The Obama administration made a strong plea to Congress on Monday to grit its teeth and pass a new set of spending measures – dubbed the “second stimulus” by some economists – in order to help dig the economy “out of a deep valley.”
The call for action, which was made by Lawrence Summers, Barack Obama’s senior economic adviser, who urged Congress to pass up to $200bn (£138.9bn) in spending measures, came at the same time as Mr Obama asked Capitol Hill to grant him powers to cut “unnecessary spending.”
The combined announcements were made amid rising concern that centrist Democrats, or those representing marginal districts, might vote against the spending measures, which include more loans for small businesses, an extension of unemployment insurance and aid to states to prevent hundreds of thousands more teachers from being laid off.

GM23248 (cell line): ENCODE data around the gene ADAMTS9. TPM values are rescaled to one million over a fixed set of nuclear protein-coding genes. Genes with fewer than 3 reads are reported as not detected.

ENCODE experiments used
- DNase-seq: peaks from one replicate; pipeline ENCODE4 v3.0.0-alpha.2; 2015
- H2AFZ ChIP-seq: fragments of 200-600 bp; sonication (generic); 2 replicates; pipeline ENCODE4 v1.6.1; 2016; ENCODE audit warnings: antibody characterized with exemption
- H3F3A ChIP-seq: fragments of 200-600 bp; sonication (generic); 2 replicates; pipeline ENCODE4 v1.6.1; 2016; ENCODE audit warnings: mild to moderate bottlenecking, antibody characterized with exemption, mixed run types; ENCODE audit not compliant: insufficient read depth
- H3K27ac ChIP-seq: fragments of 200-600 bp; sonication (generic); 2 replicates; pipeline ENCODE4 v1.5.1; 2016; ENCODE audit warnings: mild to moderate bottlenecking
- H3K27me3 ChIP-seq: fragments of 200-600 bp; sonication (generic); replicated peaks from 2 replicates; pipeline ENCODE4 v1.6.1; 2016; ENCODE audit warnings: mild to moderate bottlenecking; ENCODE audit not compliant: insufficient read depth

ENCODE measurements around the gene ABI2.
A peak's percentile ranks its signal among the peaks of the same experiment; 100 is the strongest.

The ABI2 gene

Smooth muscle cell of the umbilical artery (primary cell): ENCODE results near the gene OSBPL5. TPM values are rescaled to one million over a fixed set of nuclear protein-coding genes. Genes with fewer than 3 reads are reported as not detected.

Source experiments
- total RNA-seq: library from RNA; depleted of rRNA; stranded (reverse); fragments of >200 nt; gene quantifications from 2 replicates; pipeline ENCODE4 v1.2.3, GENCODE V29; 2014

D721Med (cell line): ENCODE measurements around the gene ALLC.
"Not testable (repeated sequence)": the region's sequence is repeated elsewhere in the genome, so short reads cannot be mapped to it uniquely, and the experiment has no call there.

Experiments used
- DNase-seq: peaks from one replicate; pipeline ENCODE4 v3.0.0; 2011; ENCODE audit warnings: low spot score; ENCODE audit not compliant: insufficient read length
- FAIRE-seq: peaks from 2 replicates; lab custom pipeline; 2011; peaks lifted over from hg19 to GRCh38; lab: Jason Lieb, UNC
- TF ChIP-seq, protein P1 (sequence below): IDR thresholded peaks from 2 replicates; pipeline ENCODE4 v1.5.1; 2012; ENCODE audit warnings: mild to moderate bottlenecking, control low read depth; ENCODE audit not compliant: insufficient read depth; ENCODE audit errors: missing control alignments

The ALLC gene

The move comes at a time when last year’s $787bn stimulus is wearing off. Mr Summers argued that it would be a premature move at this stage in the cycle to move to fiscal discipline. “I cannot agree with those who suggest that it somehow threatens the future to provide truly temporary, high-bang-for-the-buck jobs and growth measures,” he said. “Spurring growth, if we can achieve it, is by far the best way to improve our fiscal position.”
Taken together, Mr Summers’s speech and Mr Obama’s announcement show an administration walking a fine line between the need to signal strong medium-term fiscal discipline and not jeopardising what they fear may be a fragile recovery.